Due to a recent engagement we carried out an in-depth review of the new Singaporean Cybersecurity Act.
What do we think?
The Act is a bold approach to ensuring the security of a nation’s most critical infrastructure, which we think will be copied by other countries and may even be a model for large enterprises.
A fundamental challenge is that the level of cybersecurity protecting any piece of infrastructure at any given time is usually heavily dependent on a Chief Information Security Officer’s (CISO) ability to present cyber risk to those controlling the purse strings. The result is a varied levels of control and capability across some very important infrastructure.
So what is the answer? Like most things, depends who you ask. Singapore has taken the bold approach to regulate the cybersecurity of the technology infrastructure that the country needs to run smoothly.
Our key takeaways
- The Act introduces a Cyber Commissioner who will “respond to cybersecurity incidents that threaten the national security, defence, economy, foreign relations, public health, public order or public safety, or any essential services, of Singapore, whether such cybersecurity incidents occur in or outside Singapore” – Interesting to see how this works in practice. Many global companies in this framework will be hesitant to provide that level of access to a foreign state.
- The Act creates Critical Information Infrastructure (CII) in Singapore meaning “the computer or computer system which is necessary for the continuous delivery of an essential service, and the loss or compromise of the computer or computer system will have a debilitating effect on the availability of the essential service in Singapore” – These CIIs span most industries across both the public and private sector. It will be very interesting to see what they determine to be CIIs and how private companies deal with this. Even from an investment perspective, who pays to increase the security posture or the rewrite of the supporting business processes?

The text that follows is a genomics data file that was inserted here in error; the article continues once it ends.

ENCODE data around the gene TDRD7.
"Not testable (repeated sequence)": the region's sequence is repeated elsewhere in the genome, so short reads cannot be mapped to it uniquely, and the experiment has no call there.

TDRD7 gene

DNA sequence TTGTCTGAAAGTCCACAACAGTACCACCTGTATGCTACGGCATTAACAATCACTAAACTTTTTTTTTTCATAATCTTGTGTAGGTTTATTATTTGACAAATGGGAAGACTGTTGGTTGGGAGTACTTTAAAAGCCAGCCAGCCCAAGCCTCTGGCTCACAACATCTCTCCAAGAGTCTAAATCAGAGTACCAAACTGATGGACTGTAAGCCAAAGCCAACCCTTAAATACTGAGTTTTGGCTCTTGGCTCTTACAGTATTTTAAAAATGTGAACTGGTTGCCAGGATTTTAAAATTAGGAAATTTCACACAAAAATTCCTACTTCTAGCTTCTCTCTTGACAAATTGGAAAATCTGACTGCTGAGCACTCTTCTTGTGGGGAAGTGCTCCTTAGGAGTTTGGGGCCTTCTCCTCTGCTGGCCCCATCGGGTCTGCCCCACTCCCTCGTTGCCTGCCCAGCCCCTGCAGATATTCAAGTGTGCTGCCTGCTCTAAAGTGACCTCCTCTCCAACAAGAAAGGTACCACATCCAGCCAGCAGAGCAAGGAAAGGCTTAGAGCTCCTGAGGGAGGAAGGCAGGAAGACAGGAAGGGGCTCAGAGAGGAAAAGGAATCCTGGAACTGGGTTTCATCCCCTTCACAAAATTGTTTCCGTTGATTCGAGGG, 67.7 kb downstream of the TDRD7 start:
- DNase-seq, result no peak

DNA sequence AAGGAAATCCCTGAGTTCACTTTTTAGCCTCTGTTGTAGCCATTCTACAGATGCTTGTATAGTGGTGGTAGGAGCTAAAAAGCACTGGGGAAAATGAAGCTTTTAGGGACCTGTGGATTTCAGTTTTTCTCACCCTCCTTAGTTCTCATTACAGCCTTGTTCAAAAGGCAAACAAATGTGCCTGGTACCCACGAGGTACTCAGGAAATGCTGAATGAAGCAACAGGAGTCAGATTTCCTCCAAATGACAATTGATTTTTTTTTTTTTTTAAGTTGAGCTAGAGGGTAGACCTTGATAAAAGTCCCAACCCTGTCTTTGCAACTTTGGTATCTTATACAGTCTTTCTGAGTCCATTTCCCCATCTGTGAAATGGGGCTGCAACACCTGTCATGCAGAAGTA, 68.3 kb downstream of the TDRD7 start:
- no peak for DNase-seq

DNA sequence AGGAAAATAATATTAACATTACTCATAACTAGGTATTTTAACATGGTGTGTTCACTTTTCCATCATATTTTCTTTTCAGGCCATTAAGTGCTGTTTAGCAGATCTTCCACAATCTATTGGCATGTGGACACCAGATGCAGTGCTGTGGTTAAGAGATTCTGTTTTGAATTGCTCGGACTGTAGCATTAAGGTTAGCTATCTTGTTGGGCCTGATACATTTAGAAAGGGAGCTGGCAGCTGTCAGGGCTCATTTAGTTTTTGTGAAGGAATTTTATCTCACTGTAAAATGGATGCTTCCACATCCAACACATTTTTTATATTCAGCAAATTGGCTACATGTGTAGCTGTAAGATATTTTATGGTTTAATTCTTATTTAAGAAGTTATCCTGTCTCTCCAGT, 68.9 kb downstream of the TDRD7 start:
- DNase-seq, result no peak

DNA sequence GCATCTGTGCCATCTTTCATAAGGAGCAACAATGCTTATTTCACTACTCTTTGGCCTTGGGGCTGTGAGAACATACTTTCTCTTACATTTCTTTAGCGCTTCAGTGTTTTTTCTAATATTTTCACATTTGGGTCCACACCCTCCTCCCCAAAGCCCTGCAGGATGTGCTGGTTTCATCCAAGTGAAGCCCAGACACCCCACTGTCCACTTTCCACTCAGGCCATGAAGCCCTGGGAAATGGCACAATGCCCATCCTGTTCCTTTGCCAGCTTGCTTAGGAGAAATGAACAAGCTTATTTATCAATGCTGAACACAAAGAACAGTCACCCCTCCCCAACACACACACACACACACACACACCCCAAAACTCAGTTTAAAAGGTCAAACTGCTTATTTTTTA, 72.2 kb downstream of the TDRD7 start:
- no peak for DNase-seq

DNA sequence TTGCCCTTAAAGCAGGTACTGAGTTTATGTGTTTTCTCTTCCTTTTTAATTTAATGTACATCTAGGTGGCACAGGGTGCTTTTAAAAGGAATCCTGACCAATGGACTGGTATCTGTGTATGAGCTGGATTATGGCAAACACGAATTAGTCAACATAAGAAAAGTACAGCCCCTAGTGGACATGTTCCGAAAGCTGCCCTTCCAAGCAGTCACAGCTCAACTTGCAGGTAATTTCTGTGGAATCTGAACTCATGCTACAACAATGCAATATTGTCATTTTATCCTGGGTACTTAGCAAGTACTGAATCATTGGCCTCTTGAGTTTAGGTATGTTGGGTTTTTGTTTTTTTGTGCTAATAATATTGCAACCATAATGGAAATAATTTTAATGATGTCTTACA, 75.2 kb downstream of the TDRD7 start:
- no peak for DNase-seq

- Each designated CII will have an owner who will be appointed statutory duties specific to the cybersecurity of the CII. – Yeah, these owners will be held to account by the Commissioner. Failure to fulfil their role will result in personal fines up to $100,000 or imprisonment for a term not exceeding 2 years. Given most companies already struggle defining the ‘owner’ of a system, will this push the ownership of these business/operational systems to CISOs?
- The Act introduces a licencing framework for suppliers where “No person is to provide licensable cybersecurity service without licence”. – A very interesting one. The suppliers of cybersecurity services to the CIIs will need to have a license issued by the Commissioner. A sign of things to come in the supplier risk space perhaps?
The Act can be found here: Singapore Cybersecurity Act 2018
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